A substantial percentage of patients with primary lung cancer either present with, or subsequently develop, a second cancerous lesion in the lung. However, differentiating between a second, independent primary cancer and intrapulmonary metastasis of the primary lesion is often challenging.

Determination of tumor histology on pathologic examination of surgical specimens remains the standard for distinguishing these 2 types of tumors, and histologic determinations can be facilitated by tumor genomic assessments identifying common, early, driver mutations (eg, EGFR and KRAS). Nevertheless, limitations of these methods remain.

In this study, the method of mate-pair sequencing was used to more accurately evaluate the DNA “breakpoints” or “junctions” involved in complex chromosomal rearrangements leading to gene fusions.

The distinctive signatures found at somatic junctions “present ideal markers to define a common origin or lineage in the multiple tumor setting,” the study authors noted.

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Mate-pair sequencing is a process that facilitates DNA sequencing of longer DNA fragments. Most standard next-generation DNA sequencing processes are limited in that they typically work by piecing together DNA fragments that are in the range of 200 to 800 base pairs (bps). However, this limitation can interfere with the precise characterization of certain molecular alterations, such as gene-fusion junctions.2

In the mate-pair sequencing process, the ends of longer DNA fragments (2-5 kilobases) are biotinylated; this results in circularization of these fragments. The circular DNA is then cut into smaller length fragments, and the smaller fragments containing biotin are isolated and sequenced from both ends, facilitating maximal coverage of DNA sequences corresponding to junctional regions of gene rearrangements.2

A total of 76 distinct non-small cell lung cancer tumors from 37 patients were analyzed in the study. Data related to clinical tumor designation (based on histological, radiological data) as either a second primary or a metastatic lesion were abstracted from patient charts.  In addition, 2 pulmonary pathologists made independent histologic assessments of the tumor specimens (both pathologists had no prior knowledge of previous data).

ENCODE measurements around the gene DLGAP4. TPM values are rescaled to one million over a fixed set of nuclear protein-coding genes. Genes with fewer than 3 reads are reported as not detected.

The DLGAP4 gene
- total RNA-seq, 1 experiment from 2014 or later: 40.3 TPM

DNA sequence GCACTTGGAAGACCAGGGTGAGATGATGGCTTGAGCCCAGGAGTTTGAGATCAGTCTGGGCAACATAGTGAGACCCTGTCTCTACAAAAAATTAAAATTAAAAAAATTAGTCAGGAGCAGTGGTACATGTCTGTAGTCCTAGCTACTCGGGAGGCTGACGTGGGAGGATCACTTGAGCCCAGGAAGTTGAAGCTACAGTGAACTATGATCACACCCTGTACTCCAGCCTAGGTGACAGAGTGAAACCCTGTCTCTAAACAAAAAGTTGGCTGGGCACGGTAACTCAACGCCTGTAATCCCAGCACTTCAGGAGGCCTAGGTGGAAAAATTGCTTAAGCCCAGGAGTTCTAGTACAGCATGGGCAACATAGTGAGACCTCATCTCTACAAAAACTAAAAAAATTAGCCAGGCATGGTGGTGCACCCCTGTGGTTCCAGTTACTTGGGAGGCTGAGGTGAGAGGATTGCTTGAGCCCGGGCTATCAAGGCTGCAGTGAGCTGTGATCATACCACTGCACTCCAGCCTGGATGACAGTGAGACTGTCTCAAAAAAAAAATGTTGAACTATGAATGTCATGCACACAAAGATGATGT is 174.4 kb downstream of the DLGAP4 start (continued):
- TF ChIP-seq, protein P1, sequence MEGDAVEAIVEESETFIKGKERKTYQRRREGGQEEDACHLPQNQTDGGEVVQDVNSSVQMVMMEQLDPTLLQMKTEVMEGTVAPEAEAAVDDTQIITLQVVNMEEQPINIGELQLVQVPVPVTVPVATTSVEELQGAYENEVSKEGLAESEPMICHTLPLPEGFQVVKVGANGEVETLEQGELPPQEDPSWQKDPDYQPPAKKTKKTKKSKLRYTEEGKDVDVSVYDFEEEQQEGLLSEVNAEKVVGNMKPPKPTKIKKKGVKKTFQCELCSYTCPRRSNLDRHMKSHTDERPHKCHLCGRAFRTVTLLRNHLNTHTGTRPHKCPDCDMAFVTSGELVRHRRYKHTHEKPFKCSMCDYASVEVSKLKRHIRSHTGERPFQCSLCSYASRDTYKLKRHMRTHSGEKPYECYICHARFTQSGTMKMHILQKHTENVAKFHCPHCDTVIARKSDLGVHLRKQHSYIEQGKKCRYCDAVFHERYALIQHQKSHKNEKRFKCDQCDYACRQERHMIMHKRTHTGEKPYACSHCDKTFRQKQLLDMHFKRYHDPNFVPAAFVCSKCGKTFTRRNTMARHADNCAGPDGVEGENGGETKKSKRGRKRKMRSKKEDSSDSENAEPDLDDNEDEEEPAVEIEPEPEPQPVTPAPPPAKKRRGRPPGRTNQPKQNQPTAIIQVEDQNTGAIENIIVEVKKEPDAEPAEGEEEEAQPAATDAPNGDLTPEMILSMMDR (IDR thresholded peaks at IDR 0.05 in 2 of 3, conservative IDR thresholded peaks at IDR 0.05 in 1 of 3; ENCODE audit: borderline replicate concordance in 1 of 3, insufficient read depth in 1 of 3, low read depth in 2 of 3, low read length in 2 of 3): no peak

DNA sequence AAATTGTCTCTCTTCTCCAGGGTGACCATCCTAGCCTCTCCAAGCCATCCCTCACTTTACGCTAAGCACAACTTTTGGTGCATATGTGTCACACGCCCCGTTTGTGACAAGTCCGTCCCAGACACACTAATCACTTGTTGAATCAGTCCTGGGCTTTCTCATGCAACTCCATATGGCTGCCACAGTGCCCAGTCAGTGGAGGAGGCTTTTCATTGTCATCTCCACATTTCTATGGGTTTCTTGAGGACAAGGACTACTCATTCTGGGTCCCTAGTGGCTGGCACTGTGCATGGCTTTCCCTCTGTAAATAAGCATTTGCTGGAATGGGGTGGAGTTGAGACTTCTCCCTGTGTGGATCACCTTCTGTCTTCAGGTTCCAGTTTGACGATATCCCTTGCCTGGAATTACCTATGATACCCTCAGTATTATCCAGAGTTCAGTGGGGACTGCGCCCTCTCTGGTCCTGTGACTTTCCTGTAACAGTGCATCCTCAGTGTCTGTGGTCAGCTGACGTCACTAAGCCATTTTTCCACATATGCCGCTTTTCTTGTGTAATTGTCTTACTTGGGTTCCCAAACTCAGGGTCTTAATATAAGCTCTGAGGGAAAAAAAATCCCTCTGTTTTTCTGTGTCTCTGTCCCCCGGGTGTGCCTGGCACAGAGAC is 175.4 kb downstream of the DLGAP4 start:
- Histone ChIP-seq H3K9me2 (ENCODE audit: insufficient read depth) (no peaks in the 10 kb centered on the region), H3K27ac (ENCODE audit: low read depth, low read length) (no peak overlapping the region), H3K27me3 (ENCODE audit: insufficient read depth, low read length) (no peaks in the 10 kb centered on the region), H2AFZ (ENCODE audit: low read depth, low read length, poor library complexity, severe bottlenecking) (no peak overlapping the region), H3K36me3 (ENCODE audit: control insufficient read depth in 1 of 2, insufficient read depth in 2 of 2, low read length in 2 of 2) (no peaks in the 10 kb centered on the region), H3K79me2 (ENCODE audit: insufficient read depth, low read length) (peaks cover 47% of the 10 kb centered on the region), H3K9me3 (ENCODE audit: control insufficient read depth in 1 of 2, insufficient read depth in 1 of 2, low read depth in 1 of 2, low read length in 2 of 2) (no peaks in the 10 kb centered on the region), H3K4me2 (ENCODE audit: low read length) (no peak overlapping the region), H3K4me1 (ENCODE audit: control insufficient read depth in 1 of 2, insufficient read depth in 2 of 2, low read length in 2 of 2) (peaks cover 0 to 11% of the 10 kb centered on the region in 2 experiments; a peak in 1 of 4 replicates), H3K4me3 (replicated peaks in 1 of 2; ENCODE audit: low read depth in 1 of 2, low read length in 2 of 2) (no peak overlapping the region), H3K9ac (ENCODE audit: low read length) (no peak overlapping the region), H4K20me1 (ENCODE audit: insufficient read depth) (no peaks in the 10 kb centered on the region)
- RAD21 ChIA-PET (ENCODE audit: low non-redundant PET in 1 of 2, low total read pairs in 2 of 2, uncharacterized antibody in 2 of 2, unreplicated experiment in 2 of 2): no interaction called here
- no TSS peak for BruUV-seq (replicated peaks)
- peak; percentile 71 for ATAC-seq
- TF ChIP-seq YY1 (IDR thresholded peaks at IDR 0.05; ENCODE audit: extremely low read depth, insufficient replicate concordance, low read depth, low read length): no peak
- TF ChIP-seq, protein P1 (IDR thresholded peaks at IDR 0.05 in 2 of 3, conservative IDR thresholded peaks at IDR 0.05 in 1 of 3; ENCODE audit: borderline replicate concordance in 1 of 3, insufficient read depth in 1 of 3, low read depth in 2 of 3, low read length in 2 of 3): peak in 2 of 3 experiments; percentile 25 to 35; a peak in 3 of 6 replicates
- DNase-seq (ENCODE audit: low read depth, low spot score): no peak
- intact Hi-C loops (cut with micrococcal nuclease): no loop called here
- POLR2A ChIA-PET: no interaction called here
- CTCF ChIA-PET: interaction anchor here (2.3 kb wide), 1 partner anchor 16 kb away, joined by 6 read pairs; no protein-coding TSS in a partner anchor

Somatic DNA was extracted from tumor specimens, and sequenced using a standard clinical next-generation sequencing lung cancer assay designed to detect alterations in EGFR, BRAF, KRAS, HRAS, NRAS, ALK, ERBB2, and MET. In addition,tumorRNA was sequenced for ALK, ROS1, RET, and NTRK1 gene fusions.  Finally, somatic DNA extracted from tumor specimens was interrogated using mate-pair sequencing.

Of the 41 matched tumor pairs investigated, tumor lineage was possible to determine in 100% of specimen pairs using mate-pair sequencing to facilitate elucidation of shared and unique junctional regions of gene rearrangements. In contrast, 59%, 24%, and 17% were designated as independent primaries, related metastases, and indeterminate, respectively, on independent pathologic histological review.

When prior clinical assessment was compared with these 2 other methods (ie, histological review and mate-pair sequenced junctions), concordance was observed in only 63% of cases. Using the limited next-generation sequencing panel, 53% of the screened tumors had no gene mutations, and no gene fusions were detected in these specimens using the RNA sequencing assay.

“[In] future scenarios, lineage calling from mate-pair sequencing data could be auxiliary to therapeutic patient management testing, similar to the current lung actionable gene panels.” the study authors concluded.

References

  1. Murphy SJ, Harris FR, Kosari F, et al. Using genomics to differentiate multiple primaries from metastatic lung cancer [published online May 16, 2019]. J Thorac Oncol. doi: 10.1016/j.jtho.2019.05.008
  2. ECSeq Bioinformatics. What is mate pair sequencing for? https://www.ecseq.com/support/ngs/what-is-mate-pair-sequencing-useful-for. Updated March 20, 2017. Accessed May 29, 2019.